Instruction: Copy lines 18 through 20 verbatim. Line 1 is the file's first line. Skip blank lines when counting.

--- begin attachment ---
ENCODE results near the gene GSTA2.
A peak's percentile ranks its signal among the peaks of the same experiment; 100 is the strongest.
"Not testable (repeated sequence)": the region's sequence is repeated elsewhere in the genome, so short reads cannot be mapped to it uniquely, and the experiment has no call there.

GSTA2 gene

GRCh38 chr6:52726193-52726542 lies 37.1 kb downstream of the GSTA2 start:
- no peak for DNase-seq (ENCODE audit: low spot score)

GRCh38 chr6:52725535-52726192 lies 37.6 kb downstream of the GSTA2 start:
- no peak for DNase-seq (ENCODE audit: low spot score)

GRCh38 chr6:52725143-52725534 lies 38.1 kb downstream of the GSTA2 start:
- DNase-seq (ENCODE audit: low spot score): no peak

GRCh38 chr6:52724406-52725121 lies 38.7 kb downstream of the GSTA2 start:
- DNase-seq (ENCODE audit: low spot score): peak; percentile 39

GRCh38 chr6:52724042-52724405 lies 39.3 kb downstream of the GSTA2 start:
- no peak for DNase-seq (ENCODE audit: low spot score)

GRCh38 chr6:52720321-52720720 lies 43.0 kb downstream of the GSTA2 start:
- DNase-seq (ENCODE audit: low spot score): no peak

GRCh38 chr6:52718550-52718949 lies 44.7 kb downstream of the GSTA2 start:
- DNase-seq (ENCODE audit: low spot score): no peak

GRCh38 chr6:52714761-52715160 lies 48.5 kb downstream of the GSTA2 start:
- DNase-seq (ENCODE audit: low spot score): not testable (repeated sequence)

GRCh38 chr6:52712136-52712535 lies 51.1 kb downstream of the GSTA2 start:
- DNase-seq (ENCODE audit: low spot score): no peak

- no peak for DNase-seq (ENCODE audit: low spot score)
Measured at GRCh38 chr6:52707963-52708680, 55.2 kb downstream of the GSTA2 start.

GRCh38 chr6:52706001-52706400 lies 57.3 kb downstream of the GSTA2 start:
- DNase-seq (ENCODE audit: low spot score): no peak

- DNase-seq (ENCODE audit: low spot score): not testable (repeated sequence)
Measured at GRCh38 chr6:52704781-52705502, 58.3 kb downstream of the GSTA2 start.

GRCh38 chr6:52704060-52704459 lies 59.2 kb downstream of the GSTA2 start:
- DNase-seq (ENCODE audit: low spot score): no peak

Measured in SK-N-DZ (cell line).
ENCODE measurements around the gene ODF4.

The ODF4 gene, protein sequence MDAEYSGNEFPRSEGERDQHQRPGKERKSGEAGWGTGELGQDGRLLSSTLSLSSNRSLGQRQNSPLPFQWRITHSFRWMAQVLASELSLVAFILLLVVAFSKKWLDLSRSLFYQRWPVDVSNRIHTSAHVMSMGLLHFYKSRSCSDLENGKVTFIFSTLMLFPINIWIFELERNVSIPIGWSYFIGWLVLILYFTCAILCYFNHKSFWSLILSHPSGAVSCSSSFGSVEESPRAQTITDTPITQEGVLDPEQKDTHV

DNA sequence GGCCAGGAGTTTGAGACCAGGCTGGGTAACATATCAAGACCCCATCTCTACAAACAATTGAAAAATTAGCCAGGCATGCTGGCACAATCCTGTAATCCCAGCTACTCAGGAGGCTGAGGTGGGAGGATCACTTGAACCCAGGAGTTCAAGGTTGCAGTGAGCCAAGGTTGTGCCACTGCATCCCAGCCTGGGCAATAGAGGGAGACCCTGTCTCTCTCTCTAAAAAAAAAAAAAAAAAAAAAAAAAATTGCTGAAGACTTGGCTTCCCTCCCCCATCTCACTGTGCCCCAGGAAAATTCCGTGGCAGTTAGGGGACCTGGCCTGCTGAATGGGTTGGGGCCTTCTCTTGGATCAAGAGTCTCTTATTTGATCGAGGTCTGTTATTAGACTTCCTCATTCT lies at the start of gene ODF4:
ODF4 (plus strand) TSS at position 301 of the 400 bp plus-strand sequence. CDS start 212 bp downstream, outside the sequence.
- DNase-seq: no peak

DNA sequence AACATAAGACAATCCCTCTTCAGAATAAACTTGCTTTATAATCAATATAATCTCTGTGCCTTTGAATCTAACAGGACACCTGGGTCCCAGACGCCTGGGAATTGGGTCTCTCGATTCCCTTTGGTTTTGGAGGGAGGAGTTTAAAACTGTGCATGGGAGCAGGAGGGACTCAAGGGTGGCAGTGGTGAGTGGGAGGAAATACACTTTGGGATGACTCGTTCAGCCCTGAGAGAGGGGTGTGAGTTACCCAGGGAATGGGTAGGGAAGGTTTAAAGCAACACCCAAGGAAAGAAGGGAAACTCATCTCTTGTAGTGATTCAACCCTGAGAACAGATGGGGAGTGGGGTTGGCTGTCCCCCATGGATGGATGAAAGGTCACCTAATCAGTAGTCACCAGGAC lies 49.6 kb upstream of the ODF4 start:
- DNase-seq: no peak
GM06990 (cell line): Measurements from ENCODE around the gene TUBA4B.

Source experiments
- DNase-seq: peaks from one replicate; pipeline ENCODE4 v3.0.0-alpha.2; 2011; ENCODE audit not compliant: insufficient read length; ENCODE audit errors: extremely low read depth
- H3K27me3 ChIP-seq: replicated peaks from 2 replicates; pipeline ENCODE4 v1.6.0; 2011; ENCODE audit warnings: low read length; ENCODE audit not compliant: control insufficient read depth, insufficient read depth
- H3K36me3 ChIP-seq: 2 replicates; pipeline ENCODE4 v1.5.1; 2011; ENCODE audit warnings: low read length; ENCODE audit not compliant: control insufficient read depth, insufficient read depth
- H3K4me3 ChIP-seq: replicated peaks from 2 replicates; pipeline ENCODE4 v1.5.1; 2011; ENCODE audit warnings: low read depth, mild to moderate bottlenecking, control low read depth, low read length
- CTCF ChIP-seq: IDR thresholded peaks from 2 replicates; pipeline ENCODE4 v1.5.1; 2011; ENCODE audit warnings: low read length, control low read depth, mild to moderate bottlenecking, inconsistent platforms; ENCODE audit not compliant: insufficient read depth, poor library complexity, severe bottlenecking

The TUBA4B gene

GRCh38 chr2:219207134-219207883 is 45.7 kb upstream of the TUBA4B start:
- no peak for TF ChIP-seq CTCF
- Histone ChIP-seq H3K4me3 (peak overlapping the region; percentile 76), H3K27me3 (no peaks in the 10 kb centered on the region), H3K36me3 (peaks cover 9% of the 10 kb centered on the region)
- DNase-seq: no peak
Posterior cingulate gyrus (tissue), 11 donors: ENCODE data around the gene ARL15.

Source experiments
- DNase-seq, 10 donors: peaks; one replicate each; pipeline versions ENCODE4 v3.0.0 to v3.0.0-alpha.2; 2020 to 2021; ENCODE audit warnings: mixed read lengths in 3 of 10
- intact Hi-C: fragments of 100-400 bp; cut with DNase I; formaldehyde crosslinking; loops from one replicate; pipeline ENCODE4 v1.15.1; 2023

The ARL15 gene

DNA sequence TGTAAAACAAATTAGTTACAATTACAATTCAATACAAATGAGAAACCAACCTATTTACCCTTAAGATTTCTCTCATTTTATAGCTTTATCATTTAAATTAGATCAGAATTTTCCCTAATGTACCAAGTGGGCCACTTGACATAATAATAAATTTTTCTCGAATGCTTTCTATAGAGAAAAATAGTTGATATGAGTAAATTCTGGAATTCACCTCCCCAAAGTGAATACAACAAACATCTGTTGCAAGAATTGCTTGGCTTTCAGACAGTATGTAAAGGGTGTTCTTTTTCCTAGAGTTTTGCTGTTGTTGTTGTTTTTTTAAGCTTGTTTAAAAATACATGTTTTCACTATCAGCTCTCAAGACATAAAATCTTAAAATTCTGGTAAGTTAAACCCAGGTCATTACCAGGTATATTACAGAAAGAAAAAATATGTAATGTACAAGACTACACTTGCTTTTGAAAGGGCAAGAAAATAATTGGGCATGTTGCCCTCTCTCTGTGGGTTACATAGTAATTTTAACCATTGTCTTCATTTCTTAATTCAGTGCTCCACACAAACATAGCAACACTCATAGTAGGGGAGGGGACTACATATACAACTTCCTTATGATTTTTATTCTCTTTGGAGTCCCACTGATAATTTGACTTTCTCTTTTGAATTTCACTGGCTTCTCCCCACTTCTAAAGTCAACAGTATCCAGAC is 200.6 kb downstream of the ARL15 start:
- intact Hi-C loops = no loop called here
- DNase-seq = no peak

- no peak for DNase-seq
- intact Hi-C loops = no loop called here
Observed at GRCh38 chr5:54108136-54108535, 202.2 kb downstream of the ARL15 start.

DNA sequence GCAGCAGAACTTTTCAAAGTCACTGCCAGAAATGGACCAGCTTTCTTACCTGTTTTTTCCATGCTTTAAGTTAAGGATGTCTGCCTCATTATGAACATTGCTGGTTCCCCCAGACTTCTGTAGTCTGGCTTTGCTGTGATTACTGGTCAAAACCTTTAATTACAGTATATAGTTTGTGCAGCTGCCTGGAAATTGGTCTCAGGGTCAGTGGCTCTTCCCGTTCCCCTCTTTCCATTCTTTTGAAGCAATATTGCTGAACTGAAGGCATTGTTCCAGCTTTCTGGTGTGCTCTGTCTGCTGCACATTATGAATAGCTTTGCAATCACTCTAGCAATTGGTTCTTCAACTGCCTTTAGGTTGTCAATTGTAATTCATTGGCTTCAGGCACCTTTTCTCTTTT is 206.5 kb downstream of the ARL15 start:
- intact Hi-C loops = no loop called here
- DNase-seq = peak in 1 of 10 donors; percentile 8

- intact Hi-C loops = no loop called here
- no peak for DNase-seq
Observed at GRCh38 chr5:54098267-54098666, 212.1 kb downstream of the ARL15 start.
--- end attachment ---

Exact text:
- DNase-seq (ENCODE audit: low spot score): no peak

GRCh38 chr6:52714761-52715160 lies 48.5 kb downstream of the GSTA2 start:
- DNase-seq (ENCODE audit: low spot score): not testable (repeated sequence)